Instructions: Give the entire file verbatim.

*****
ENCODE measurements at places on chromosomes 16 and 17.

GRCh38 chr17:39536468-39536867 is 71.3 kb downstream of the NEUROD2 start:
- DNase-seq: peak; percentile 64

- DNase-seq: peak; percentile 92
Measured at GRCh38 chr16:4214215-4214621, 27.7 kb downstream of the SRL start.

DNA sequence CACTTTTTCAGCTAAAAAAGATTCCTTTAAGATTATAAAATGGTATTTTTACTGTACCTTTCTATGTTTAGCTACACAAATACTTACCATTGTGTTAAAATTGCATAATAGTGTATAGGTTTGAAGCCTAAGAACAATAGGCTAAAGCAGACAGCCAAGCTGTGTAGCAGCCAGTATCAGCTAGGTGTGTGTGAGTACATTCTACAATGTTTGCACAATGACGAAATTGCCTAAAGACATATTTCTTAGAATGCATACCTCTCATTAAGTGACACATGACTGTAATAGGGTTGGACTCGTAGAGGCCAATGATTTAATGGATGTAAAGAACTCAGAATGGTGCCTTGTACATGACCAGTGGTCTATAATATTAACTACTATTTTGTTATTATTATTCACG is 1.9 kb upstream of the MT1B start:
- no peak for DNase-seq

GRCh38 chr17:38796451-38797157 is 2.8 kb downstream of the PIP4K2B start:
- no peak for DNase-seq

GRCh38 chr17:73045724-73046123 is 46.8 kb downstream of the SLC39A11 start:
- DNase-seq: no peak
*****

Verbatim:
ENCODE measurements at places on chromosomes 16 and 17.

GRCh38 chr17:39536468-39536867 is 71.3 kb downstream of the NEUROD2 start:
- DNase-seq: peak; percentile 64

- DNase-seq: peak; percentile 92
Measured at GRCh38 chr16:4214215-4214621, 27.7 kb downstream of the SRL start.

DNA sequence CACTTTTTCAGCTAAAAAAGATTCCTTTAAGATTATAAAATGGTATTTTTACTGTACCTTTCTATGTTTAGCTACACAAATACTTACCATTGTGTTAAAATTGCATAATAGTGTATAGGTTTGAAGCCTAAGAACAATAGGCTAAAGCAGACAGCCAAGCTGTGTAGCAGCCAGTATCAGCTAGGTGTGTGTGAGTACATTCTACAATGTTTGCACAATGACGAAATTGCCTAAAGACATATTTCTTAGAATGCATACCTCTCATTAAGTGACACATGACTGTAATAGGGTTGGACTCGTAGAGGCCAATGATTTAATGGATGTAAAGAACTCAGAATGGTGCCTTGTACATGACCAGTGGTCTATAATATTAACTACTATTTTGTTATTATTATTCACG is 1.9 kb upstream of the MT1B start:
- no peak for DNase-seq

GRCh38 chr17:38796451-38797157 is 2.8 kb downstream of the PIP4K2B start:
- no peak for DNase-seq

GRCh38 chr17:73045724-73046123 is 46.8 kb downstream of the SLC39A11 start:
- DNase-seq: no peak